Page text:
French presidential candidate Francois Fillon, fighting for political survival, called on supporters yesterday not to "abdicate" to those trying to destroy him as the Socialist mayor of Paris asked him to cancel a scheduled rally that would test his staying power.
The conservative Fillon, whose campaign has been unraveling over impending corruption charges, vowed to remake France in a speech on yesterday, a day before what amounts to his last stand.
He will hold a rally today near the Eiffel Tower widely seen as a way to measure support via the numbers he can muster. In a video tweeted Friday, Fillon called on his supporters to show up.
Fillon, once the leader in polls, is increasingly alone as backers defect. Two campaign heavyweights, campaign director Patrick Stefanini and campaign spokesman Thierry Solere deserted the Fillon team on Friday " though the director promised to stay on until the end of the rally.
Paris Mayor Anne Hidalgo tweeted that the event "endangers" French values, claiming its real goal is to demonstrate against investigative judges, police and journalists "bringing to light the truth."
"Our ties to liberty force us to denounce this rally as a grave act of moral and political failure, contrary to our values," Hidalgo's tweet said, noting that the event was being held at the Esplanade of Human Rights.
She wasn't the first to denounce the rally, in which a group linked to an ultra-conservative political movement, Common Sense, has "associated" itself.
Financial prosecutors are investigating allegations that Fillon gave his wife and two of their children taxpayer-funded jobs as his parliamentary aides that they never performed. Fillon initially said that he would step down if charged, but decided to maintain his candidacy even though he's been summoned to face charges on March 15.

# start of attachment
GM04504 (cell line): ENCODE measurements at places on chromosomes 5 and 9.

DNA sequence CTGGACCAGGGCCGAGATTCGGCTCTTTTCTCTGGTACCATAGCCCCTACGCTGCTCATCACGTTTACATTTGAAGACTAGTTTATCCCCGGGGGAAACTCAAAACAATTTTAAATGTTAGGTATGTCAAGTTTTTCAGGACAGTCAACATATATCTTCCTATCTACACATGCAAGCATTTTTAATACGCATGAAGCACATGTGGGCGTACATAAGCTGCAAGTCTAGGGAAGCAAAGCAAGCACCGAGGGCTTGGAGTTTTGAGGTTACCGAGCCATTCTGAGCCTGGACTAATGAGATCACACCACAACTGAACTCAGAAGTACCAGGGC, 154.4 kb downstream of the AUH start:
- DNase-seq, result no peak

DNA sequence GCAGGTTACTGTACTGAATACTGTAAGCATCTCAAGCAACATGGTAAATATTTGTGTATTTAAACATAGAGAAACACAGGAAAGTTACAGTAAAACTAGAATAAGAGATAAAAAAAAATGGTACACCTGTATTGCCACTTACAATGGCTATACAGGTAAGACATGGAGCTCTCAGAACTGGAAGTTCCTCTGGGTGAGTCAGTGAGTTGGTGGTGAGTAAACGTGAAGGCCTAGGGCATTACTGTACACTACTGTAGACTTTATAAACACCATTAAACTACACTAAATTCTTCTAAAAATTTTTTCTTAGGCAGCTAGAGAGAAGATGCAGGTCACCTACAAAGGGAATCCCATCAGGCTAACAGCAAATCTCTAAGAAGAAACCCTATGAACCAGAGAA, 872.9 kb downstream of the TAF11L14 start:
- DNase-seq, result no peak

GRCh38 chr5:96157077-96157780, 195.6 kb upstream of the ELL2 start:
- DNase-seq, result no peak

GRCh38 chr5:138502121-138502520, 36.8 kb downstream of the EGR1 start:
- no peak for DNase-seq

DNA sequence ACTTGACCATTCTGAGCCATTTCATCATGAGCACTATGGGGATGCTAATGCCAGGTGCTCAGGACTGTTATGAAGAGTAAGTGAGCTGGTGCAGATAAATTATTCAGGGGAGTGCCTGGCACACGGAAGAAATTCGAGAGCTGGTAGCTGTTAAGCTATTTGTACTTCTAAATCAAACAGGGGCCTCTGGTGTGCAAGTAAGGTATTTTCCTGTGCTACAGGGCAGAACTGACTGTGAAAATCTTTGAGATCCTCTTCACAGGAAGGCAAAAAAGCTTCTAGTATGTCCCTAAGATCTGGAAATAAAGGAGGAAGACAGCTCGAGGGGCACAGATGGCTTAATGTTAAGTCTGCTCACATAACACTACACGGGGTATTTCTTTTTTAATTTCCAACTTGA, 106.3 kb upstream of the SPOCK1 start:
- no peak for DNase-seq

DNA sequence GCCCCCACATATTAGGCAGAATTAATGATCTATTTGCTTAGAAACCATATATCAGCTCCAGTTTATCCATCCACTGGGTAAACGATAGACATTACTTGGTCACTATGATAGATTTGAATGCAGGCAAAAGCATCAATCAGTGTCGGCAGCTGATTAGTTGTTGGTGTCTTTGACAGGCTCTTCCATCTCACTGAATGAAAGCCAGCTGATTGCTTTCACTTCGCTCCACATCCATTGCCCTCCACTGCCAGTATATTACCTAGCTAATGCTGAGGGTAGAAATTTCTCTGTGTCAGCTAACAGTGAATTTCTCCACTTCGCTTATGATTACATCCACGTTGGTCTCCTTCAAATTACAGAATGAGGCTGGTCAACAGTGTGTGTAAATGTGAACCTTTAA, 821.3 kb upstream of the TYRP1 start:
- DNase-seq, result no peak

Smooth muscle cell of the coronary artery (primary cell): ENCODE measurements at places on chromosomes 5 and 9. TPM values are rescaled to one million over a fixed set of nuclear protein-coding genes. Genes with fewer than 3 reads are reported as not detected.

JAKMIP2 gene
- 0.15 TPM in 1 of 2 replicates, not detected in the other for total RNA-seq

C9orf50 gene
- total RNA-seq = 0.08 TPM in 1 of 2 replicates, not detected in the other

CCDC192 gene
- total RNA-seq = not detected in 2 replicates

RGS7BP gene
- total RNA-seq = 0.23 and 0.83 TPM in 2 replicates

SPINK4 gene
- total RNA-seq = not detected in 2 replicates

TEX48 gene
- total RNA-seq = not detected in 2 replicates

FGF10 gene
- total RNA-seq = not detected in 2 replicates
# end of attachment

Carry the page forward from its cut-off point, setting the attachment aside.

His family members were paid more than 1 million euros ($1.1 million) over a number of years for work as his parliamentary aides. It is legal in France to hire relatives for public jobs, if they actually work. Fillon proclaims his innocence, insisting his wife and children worked for their pay.
Fillon isn't the only candidate in the firing line of judicial investigators.
Far-right leader Marine Le Pen is at the center of several judicial inquiries along with her anti-immigration National Front party, but unlike Fillon she has refused a summons to appear before investigative judges on March 10 in a case concerning her European parliamentary aides.
And unlike Fillon, Le Pen hasn't suffered in polls. She and independent centrist Emmanuel Macron share first and second place in recent soundings.
In his speech on yesterday, Fillon called liberty the guiding force of his platform, meant to unlock new energy, risk-taking and a new mindset for the French, reducing the role of the state and making success a value.
Fillon wants to slash 500,000 civil servant jobs, reduce by a total of 50 billion euros taxes and charges for small businesses, shops and farmers, "significantly" reduce taxes for companies and end the 35-hour work week, among other measures.
"In the first three months, we'll have created a positive shock and launched the powerful dynamic favoring employment," he said.
Fillon's party, The Republicans, meanwhile, said it was holding a meeting of its political committee on Monday evening to evaluate the situation after today's rally. The committee was initially to meet Tuesday, but the stakes are high and the situation urgent.
With the two-round presidential election set for April 23 and May 7, time is pressing for Fillon and his party, which needs to find a new candidate should Fillon decide, or be forced, to step down.
Former Prime Minister Alain Juppe, now mayor of Bordeaux, is seen by many as a Plan B to replace Fillon, though he has rejected the idea in previous weeks. Juppe was convicted in 2004 for an illegal party funding scheme while serving as finance director at Paris City Hall during Jacques Chirac's tenure as mayor, from 1977 to 1995. He received a 14-month suspended prison sentence on appeal, and was barred from elected office for a year.